Environmental attitudes of incoming and outgoing students of an environmental studies undergraduate degree course: case study at Royal Thimphu College, Bhutan
Author Wangchuk1 and Samir S. Patel1*
We conducted a questionnaire study to measure college students’ attitudes towards
environmental issues and determine if environmental studies students completing the three-year degree curriculum at Royal Thimphu College under the Royal University of Bhutan exhibited more positive attitudes towards the environment than fresh incoming students. A 45-item Likert-type Environmental Attitude Questionnaire, which consisted of four dimensions, viz. awareness of environmental problems, awareness of national environmental problems, solutions to the problems and awareness of individual responsibility, was used to measure students’ environmental attitudes. A separate scale, the 15-item Revised New Ecological Paradigm, was also used. A total of 134 students were surveyed (78 incoming and 56 outgoing students).
Data from the two sample categories were analyzed using one-way MANOVA (multivariate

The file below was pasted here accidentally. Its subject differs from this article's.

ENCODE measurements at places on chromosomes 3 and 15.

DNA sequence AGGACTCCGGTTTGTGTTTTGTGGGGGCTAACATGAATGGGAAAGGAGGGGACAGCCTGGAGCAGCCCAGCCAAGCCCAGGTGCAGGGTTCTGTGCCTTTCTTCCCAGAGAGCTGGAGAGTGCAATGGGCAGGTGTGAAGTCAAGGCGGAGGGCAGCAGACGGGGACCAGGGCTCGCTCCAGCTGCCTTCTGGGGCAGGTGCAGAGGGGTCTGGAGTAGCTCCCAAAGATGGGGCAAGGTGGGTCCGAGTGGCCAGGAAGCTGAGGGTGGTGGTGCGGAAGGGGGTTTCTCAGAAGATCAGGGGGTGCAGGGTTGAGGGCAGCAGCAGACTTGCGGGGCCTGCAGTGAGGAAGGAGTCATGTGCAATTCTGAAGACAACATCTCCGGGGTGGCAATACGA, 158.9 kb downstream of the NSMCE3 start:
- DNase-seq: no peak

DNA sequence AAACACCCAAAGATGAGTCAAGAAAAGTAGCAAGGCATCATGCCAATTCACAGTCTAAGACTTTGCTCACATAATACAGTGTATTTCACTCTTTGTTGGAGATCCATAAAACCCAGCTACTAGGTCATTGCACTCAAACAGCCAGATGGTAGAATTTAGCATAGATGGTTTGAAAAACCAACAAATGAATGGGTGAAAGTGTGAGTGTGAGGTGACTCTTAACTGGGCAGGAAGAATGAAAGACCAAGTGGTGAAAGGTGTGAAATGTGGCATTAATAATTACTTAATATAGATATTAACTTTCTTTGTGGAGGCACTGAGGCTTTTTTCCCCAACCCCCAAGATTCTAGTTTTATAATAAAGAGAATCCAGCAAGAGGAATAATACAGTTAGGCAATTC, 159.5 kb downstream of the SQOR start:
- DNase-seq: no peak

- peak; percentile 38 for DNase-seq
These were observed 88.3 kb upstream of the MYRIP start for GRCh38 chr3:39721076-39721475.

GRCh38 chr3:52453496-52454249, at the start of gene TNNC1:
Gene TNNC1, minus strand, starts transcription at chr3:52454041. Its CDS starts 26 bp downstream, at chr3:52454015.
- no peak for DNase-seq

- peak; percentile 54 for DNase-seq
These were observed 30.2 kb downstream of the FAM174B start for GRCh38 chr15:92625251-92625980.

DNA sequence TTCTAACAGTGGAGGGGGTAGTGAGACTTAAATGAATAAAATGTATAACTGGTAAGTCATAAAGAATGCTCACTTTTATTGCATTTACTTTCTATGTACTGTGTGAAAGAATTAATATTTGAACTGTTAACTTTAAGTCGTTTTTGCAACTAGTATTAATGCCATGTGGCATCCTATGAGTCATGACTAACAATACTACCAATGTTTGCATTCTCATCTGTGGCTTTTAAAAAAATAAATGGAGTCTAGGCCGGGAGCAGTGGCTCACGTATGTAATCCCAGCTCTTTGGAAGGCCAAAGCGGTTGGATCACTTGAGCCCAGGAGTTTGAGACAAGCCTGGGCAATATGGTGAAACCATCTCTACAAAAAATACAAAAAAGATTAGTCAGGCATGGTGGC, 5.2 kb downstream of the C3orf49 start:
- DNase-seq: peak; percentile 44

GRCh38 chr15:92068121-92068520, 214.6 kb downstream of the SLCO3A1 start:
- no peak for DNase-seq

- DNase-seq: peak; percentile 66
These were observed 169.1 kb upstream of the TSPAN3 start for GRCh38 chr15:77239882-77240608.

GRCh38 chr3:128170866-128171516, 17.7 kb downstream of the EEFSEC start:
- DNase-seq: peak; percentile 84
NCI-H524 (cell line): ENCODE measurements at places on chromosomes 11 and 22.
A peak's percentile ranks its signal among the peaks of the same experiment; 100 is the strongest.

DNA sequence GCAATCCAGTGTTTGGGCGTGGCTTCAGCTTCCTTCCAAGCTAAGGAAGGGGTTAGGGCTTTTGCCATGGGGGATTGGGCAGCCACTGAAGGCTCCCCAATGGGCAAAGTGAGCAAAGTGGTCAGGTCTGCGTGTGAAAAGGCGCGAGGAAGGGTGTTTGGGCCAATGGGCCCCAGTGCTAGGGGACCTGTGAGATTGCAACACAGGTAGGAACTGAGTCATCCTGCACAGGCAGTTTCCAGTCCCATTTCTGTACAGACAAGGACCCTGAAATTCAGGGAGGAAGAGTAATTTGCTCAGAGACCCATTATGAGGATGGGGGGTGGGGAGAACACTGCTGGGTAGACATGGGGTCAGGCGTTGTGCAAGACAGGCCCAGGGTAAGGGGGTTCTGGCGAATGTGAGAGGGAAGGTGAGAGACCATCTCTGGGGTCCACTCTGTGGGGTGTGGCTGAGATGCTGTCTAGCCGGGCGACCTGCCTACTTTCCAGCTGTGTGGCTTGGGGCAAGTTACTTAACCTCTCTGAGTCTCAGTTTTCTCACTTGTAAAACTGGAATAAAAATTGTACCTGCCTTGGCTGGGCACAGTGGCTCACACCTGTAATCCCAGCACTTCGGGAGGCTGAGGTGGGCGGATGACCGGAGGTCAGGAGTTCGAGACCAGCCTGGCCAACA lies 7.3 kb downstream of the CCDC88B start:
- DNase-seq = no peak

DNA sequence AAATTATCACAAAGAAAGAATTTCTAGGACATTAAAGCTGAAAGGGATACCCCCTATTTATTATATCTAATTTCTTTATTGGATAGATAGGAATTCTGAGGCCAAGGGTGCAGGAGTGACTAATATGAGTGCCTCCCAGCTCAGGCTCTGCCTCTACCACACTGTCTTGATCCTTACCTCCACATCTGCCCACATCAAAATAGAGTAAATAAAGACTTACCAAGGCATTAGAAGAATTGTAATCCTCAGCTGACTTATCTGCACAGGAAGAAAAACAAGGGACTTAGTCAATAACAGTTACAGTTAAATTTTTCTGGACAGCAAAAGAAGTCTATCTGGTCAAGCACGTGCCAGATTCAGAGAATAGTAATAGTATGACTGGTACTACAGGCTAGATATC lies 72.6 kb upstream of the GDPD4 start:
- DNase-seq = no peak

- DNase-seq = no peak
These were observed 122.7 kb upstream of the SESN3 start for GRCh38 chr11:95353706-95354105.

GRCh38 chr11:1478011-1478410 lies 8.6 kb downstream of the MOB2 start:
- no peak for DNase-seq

analysis of variance) and Student’s t-test for comparison of means. There was a statistically significant difference between the incoming and outgoing students with regard to their attitudes towards environmental issues with both scales: in general, outgoing students had marginally more positive attitudes towards the environment. Statistically significant differences that indicated more positive environmental attitudes could be detected in the Environmental Attitude Questionnaire dimensions of attitude towards environmental problems (general), national environmental problems (specific to Bhutan), solutions, and individual responsibility, as well as in the ecocentric dimension of the Revised New Ecological Paradigm scale. The study establishes the feasibility of conducting such measurements of environmental attitudes and provides a baseline for comparison in future studies to help evaluate the impact of environmental education in Bhutan.